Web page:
Friday, April 19, 2024

Lucians trying hard to cope


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Castries – Bodies are still being counted and searched for in Haiti and St Lucia, following a second weekend of wrath by Hurricane Tomas through the Caribbean island chain.
First Tomas hit Barbados, St Lucia and St Vincent and the Grenadines with sustained heavy gusts of wind and rain on October 30 and 31; then it slowed down and gradually headed for Jamaica, Haiti, the Dominican Republic and Cuba.
Now the affected countries are assessing damage, starting rehabilitation and seeking international assistance.
But while some international donor countries and neighbouring Caribbean states have been responding early and the St Lucia government has been signalling an early return to tourism business as usual, two of the Caribbean’s biggest world allies – Britain and the United States – have issued travel advisories warning citizens to either stay away from St Lucia, or be careful about going there.
In Haiti, government and health officials are counting the costs of the hurricane after last January’s earthquake and a recent outbreak of cholera.
In St Lucia, it’s a combination of pain and anguish and the difficulty with coming to grips with the scale of the disaster its cost, and mobilizing rehabilitation funds.
Hurricane Tomas’ death toll in Haiti has been initially put at 26, with over 30 more missing. In St Lucia, it stands at eight, but it continues to rise as missing bodies are found by rescue and recovery workers in areas previously made inaccessible by landslides.
Reports of 14 people dead have been denied by health authorities, who explained that missing persons ought not to be counted a dead “until bodies or those persons are found and identified”.
Relatives of missing people are being called upon to help identify bodies found in Castries.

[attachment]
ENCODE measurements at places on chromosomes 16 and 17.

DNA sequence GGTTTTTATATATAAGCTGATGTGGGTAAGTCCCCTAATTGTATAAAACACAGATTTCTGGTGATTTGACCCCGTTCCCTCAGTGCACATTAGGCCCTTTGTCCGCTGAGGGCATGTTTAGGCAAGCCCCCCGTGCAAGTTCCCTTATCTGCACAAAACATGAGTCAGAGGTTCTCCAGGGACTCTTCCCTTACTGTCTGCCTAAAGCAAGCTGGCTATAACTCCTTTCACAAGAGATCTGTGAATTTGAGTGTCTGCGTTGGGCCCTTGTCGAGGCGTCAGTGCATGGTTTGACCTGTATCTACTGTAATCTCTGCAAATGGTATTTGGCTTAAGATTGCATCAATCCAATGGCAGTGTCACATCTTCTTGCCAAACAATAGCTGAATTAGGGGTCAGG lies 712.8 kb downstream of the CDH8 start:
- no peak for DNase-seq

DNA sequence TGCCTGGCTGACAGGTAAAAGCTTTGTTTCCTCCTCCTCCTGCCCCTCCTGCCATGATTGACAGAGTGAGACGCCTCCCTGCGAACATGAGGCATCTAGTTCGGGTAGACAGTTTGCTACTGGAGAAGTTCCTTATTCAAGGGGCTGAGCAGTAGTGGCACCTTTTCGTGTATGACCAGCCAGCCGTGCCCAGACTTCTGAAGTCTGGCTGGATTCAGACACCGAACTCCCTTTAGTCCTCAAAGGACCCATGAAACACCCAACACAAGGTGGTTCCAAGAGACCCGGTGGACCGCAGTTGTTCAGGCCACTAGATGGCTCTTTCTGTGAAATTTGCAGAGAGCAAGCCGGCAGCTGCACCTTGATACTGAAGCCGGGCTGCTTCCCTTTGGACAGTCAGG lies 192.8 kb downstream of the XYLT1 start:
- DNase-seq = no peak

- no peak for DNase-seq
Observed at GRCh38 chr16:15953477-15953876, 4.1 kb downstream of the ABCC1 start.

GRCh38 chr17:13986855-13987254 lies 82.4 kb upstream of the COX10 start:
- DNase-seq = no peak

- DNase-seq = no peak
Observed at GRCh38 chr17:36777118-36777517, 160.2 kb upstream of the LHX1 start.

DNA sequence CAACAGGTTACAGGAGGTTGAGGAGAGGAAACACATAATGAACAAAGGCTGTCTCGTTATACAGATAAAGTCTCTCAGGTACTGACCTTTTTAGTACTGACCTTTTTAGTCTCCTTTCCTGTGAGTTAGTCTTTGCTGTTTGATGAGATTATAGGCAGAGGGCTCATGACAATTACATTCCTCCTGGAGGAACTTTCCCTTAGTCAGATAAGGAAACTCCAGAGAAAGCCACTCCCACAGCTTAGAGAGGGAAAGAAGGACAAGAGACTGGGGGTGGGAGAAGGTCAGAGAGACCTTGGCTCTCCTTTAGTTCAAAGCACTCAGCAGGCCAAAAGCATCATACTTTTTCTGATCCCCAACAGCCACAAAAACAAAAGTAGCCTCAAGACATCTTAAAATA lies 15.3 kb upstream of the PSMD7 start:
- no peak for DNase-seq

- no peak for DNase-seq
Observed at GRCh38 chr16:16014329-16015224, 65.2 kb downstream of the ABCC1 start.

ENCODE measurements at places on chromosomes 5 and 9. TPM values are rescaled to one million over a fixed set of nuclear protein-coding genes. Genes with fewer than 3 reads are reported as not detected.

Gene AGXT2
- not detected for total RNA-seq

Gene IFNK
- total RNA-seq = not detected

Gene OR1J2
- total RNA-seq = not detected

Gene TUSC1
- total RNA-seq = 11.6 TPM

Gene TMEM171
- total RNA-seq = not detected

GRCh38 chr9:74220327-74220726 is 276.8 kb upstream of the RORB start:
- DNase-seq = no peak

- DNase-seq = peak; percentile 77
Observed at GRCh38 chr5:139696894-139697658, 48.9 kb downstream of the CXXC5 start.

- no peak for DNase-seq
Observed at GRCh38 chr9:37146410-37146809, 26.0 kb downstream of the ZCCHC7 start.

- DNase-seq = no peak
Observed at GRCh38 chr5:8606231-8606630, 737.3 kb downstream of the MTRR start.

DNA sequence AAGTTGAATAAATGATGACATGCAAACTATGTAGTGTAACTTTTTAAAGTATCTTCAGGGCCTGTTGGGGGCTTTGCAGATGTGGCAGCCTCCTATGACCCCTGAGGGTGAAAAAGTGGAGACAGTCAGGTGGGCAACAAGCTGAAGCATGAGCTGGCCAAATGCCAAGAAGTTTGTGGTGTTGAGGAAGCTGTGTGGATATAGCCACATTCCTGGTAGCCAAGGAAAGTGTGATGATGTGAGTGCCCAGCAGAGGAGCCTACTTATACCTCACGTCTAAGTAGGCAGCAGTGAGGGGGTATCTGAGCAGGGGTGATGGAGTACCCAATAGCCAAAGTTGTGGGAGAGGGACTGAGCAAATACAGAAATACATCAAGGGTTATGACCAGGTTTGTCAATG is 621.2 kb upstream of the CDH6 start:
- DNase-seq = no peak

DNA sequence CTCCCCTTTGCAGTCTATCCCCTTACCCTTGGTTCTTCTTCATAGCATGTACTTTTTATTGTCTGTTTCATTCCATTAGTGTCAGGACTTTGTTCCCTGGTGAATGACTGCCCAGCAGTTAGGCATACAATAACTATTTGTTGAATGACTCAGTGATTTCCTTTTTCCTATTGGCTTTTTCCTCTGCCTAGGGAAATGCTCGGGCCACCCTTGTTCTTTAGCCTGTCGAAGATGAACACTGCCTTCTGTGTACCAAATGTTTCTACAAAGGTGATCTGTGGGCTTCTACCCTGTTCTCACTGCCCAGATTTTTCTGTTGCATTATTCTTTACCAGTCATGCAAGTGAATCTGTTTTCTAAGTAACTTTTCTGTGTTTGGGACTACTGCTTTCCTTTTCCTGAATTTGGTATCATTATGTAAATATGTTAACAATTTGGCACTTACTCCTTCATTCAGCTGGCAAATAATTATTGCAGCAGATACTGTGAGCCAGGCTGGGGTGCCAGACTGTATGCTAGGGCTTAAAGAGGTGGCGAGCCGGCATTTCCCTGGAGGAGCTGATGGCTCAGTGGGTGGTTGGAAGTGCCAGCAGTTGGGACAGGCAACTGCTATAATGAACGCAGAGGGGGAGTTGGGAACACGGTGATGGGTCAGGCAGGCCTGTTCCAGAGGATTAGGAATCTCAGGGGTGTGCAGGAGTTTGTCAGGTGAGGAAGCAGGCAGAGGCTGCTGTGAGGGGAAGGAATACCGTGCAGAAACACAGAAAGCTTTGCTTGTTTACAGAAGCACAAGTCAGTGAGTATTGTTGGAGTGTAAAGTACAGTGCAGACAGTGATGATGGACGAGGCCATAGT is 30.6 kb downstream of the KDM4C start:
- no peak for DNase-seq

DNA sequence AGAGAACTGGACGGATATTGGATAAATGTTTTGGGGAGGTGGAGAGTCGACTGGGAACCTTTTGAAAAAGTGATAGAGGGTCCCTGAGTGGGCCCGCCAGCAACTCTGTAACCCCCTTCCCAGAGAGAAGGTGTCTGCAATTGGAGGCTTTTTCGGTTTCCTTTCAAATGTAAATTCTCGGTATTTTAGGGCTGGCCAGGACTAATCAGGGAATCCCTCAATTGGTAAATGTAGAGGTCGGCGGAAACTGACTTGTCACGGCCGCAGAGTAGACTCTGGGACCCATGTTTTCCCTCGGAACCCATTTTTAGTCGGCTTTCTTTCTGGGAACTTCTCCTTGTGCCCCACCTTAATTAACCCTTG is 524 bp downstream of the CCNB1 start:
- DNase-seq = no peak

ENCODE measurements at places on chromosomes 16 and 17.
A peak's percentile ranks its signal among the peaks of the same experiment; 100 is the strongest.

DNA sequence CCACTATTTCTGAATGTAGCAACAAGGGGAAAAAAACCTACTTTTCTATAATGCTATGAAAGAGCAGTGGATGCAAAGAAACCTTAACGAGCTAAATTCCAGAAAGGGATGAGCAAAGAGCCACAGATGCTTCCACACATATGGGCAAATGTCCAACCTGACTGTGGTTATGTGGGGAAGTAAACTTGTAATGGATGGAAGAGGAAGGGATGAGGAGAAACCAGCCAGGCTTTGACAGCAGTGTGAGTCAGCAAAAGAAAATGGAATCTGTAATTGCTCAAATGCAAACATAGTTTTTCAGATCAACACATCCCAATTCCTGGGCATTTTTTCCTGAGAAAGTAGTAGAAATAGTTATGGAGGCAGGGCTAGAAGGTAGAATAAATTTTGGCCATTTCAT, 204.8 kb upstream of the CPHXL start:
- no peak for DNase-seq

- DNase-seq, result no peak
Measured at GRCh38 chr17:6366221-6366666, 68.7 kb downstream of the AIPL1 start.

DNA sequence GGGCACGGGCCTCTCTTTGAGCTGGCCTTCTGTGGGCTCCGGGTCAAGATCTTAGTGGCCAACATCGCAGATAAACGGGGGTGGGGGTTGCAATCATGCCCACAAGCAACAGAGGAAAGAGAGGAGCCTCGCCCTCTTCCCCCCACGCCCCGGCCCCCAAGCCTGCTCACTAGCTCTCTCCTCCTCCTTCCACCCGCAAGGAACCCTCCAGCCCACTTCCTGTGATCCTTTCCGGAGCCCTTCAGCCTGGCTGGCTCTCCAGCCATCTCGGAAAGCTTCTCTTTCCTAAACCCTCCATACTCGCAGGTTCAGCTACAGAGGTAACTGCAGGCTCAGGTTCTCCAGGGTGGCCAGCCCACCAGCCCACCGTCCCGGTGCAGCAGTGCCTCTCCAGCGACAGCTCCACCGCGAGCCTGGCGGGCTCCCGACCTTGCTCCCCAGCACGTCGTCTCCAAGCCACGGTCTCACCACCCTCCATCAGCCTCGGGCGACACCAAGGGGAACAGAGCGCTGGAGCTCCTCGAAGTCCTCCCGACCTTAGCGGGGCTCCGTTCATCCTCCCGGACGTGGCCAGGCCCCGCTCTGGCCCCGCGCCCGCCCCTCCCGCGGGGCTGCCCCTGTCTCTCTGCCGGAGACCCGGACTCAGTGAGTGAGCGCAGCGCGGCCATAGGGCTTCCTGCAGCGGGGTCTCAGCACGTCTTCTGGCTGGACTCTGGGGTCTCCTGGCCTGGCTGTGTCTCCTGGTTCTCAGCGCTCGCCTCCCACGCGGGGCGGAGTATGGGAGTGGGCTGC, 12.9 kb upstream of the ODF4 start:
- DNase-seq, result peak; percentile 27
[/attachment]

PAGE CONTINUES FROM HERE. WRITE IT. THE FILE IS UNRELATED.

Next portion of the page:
St Lucia’s initial damage estimates have increased in the past week from Eastern Caribbean EC$270 million to US$100 million and then to US$500 million, as the government looks abroad for urgently help.
Prime Minister Stephenson King said St Lucia may just avoid a feared water crisis after Hurricane Tomas as water may be pumped from the island’s largest dam soon with help from technicians from the United States and Trinidad and Tobago, flown in to help the damaged water system pump its daily output of eight million gallons of water to north of the island.
Several towns and villages have been partly reconnected, but many water intakes are silted from landslides and floods.
Agriculture has taken a total hit, with the agriculture minister, Ezekiel Joseph. indicating that banana exports “will resume no earlier than May 2011.”
“Now is the time to stop talking about losses and start thinking about recovery,” he said. Opposition Leader Dr Kenny D. Anthony Tuesday called for “political tribalism” to be put aside.
Negative activities and refusal of many to assist in areas of need have caused St Lucia’s National Emergency Management Organization (NEMO) to issue warnings to curious members of the public to desist from taking advantage of free transport meant for relatives of affected persons to engage in mere sight-seeing in the affected areas.
The numbers of curious visitors from other parts of the island is so overwhelming that rescue officials say they hamper efforts in many badly affected areas.
The St Lucia police have also warned against people pretending to be police and NEMO officers and advising affected householders in danger areas to vacate their homes, only to facilitate planned household robberies.
Merchants have also been arbitrarily increasing the prices of necessary emergency food items and household stocks, especially bottled water.
Prime Minister King praised his Trinidad & Tobago counterpart Kamla Persad-Bissessar who visited St Lucia Sunday with three Cabinet ministers and a large Press and private sector delegation.
The visiting prime minister said she had arranged a donation of 5 000 cases bottles of purified water from a private sector firm and promised TT$3 million more in aid.
She also distributed hampers and promised her country’ coast guard would deliver more supplies soon to both St Lucia and St Vincent & the Grenadines.
 Prime Minister of Grenada’s, Tillman Thomas also visited St Lucia to assess help needs.
Australia, Canada, Panama, Britain and the United States have helped with early cash donations described by Prime Minister King as “envelopes of assistance”, along with a US$12.8 million aid package for the three affected states from the Caribbean Catastrophe Risk Insurance Fund.
Taiwan said Tuesday it will give EC$5 million to help restore agriculture and specific facilities damaged.
Japan also said Tuesday it would dispatch emergency goods to both countries, including generators and water purification machines worth over EC$80 000.
British sailors are searching for survivors – including one baby – as well as delivering supplies to inaccessible areas by helicopter, supplying drinking water, cleaning and repairing a hospital and distributing hot meals.


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